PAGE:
Champagne wishes and caviar nightmares?
In news that could keep Robin Leach awake nights, the government and environmentalists said Wednesday that the world’s supply of caviar was threatened by poachers who were purging the sturgeon from Russia’s Caspian Sea and other breeding grounds.
“If we don’t save the sturgeon now, there won’t be any caviar for future generations to enjoy,” warned Rappaport Clark, director of the U.S. Fish and Wildlife Service.
The service touted a new international rule designed to protect the fish, and even unveiled a catchy slogan for its save the roe campaign: “It’s delicious. It’s delectable. It’s disappearing.”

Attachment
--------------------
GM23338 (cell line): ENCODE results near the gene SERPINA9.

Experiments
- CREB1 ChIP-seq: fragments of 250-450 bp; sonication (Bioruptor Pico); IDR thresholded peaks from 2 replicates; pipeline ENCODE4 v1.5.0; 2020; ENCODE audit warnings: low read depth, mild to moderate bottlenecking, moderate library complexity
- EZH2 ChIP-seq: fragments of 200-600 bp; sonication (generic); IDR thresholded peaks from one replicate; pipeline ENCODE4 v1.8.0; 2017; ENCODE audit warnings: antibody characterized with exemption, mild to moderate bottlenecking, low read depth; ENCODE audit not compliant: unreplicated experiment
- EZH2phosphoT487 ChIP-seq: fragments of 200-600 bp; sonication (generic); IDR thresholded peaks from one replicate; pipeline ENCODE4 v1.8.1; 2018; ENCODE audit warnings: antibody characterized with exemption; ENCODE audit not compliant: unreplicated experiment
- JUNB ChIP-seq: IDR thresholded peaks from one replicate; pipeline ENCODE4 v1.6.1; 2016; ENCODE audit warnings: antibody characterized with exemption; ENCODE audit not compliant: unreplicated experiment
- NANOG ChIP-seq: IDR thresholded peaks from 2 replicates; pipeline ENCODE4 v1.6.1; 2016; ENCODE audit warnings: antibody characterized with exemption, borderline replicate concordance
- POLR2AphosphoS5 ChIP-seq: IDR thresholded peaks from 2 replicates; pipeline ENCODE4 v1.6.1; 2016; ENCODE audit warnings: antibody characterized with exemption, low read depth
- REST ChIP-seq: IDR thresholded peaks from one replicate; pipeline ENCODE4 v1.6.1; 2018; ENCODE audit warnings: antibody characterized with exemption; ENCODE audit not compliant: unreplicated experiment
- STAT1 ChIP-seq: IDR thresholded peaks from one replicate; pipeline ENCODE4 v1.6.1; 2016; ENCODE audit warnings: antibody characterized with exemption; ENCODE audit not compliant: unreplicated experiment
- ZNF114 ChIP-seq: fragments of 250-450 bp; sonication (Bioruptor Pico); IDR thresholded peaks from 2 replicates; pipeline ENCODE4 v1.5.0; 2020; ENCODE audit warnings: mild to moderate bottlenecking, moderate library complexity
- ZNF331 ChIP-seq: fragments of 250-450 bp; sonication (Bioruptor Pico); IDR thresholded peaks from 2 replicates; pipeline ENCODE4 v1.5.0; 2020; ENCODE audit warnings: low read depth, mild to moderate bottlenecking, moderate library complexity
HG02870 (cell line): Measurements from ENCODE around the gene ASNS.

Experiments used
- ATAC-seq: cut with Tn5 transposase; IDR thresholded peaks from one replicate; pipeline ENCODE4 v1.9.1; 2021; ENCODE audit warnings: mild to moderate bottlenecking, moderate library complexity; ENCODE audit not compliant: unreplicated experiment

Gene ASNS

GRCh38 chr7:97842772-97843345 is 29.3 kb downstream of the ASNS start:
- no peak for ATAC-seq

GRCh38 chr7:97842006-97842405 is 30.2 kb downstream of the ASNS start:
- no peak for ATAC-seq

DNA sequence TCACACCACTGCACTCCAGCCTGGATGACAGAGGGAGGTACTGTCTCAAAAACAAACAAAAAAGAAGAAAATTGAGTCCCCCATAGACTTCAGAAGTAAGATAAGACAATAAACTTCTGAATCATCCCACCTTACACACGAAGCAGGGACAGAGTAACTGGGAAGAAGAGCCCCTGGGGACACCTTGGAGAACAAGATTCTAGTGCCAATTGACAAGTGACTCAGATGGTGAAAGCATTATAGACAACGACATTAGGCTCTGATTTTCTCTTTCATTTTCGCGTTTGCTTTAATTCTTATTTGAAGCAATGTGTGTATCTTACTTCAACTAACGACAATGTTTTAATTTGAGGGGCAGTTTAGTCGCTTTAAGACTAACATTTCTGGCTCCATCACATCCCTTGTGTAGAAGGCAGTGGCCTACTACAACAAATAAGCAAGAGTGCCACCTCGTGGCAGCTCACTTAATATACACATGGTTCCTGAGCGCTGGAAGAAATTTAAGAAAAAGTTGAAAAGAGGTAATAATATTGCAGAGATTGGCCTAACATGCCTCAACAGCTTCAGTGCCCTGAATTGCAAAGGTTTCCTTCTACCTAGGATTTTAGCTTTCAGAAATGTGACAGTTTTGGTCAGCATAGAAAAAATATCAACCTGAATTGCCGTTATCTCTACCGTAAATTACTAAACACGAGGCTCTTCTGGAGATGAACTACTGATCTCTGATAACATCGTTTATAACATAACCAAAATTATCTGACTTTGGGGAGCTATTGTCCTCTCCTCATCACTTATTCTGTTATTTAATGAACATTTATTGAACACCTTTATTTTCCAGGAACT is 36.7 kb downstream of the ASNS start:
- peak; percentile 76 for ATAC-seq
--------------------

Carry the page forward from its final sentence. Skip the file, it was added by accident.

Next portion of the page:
But as environmentalists point out, this is not about denying the yet-unborn children of the rich and famous their birthright of the $50 per ounce seafood delight. This is about protecting a creature that dates back 250 million years and has seen its Caspian Sea population drop 70 percent - from 142 million adults in 1978 to 43.5 million in 1994.
Environmentalists blame indiscriminate poachers who often snatch young sturgeon that are non-caviar producing. Sturgeon, which live up to 150 years, can reach sexual maturity as late as age 25.
Experts estimate half of the trade in Caspian Sea caviar - considered the best in the world - is illegally obtained. Often, this premium caviar is then mixed with inferior quality roe to create a lesser product at an inflated price.